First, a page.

At long last, you are the official Republican nominee for president.
And a special shout-out to the people without whom your victory would have been impossible: I am speaking of course, of John Roberts, Antonin Scalia, Anthony Kennedy, Clarence Thomas and Samuel Alito: The deciders in the calamitous Supreme Court decision, Citizens United, which abolished limits on independent expenditures for political campaigns.
The Supreme Court's decision in Citizens United has since been the basis for another decision in the DC Circuit Court that gave individuals (corporations and unions, as well) the right to make unlimited contributions to so-called super PACs that support individual candidates. The decisions have unleashed some very grouchy billionaires on the rest of us -- the prime example being Sheldon Adelson, the casino mogul, who gave Newt Gingrich's super PAC 15 million dollars.
But the single greatest beneficiary of the extraordinary new power of super PACs was Mitt Romney, whose super PAC, Restore Our Future, run by former Romney staffers, which has raised more than 50 million dollars in unlimited contributions from corporations and individuals. Its largest donor is Bob Perry, who has already contributed nearly 5 million dollars to Restore Our Future, and who was the lead funder for the 2004 "Swift Boat Veterans for Truth," the vicious campaign against the military record of the 2004 Democratic Presidential candidate John Kerry. The Swift Boat allegations were discredited by multiple independent news organizations, including the New York Times.
Is Citizens United really responsible for the nomination of Mitt Romney? That certainly is the view of many independent observers of the Republican presidential primary. Or, better yet, just ask Rick Santorum, Newt Gingrich or Rick Perry about their views. To a person, they have said that without Mitt's super PAC buddies, and their "uncoordinated" (spare me) negative attacks on them, the ultimate outcome for the Republican presidential nominating process would have been very different.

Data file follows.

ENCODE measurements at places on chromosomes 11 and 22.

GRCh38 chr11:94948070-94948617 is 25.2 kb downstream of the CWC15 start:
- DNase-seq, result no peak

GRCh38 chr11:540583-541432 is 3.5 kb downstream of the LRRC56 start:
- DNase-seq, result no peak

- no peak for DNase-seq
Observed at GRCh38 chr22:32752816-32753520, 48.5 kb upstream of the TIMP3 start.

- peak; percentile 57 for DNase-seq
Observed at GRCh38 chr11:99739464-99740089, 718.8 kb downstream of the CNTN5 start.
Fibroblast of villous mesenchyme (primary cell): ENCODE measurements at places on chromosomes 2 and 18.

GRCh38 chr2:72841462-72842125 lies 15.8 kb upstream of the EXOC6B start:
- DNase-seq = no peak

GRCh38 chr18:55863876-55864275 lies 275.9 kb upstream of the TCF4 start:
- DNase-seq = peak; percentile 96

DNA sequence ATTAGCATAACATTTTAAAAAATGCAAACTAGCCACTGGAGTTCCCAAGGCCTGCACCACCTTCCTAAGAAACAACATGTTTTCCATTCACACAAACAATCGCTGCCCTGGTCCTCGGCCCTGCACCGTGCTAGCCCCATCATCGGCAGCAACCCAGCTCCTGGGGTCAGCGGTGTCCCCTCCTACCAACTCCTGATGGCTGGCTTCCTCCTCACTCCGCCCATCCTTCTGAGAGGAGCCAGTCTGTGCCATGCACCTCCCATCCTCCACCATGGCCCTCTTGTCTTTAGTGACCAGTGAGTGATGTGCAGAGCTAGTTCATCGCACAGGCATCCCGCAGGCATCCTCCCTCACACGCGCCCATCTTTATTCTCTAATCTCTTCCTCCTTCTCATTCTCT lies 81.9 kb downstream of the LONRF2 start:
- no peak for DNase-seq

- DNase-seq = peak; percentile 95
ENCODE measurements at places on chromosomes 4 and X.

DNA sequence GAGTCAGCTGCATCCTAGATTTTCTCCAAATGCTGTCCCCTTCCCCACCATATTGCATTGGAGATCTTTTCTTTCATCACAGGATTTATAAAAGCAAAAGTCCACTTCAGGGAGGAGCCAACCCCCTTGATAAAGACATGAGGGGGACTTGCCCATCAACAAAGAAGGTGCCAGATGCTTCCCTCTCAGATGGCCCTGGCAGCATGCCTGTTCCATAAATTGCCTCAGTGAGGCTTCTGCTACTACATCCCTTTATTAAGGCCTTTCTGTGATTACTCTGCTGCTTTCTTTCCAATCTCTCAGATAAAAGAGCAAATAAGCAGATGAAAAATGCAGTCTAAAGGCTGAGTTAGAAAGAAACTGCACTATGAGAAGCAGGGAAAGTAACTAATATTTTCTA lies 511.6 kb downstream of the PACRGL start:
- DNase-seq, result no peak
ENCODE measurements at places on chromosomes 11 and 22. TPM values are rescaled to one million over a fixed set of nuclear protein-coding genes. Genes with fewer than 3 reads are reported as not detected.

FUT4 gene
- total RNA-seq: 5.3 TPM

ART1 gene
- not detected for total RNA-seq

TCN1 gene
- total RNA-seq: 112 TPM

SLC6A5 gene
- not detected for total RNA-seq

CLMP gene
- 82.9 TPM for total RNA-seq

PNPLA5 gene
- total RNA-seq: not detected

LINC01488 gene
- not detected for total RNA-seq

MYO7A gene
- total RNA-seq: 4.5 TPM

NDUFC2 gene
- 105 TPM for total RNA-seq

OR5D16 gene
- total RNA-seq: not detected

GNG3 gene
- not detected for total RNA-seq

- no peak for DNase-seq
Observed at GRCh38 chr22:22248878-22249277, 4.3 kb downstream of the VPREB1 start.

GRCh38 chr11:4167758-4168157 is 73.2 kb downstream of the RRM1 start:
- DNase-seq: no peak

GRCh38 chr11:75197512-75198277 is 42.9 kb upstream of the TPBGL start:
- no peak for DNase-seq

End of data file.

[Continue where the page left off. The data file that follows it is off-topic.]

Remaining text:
And the financial evidence certainly backs them up: The Romney super PAC spent 21 million dollars of ferocious negative advertising against Santorum and 18 million dollars against Gingrich (10 million against Gingrich in the Florida primary, alone).
Thus, it can be fairly argued that Citizens United has already changed the outcome of a presidential primary. And it is a decision that is sure to inflict even more damage to our political system by contributing to a growing belief among average Americans that the system is rigged for the wealthy and the well connected.
But forget about Mitt's nomination, the growing alienation of Americans from their political system, or the huge public disapproval of Citizens United that has been revealed in every poll that has been taken on the subject. Consider this vastly more important reality:
Citizens United has reversed the long arc of American democracy and our steady progress to expand the voting franchise so that all of our citizens have an equal voice in our political system.
This journey has never been easy, and it has involved some of the most celebrated and difficult moments in American history -- a struggle that raged across every region of our country, and one that involved millions of American men and women and people of all colors.
But now with the stroke of a judicial pen (or five pens), the Roberts Court has reversed a century of regulating campaign contributions, and in so doing, they have given the wealthiest among us more power to influence the outcome of elections than they have ever enjoyed.
It is hard to believe this outcome is one our founders would have approved -- or ever thought possible.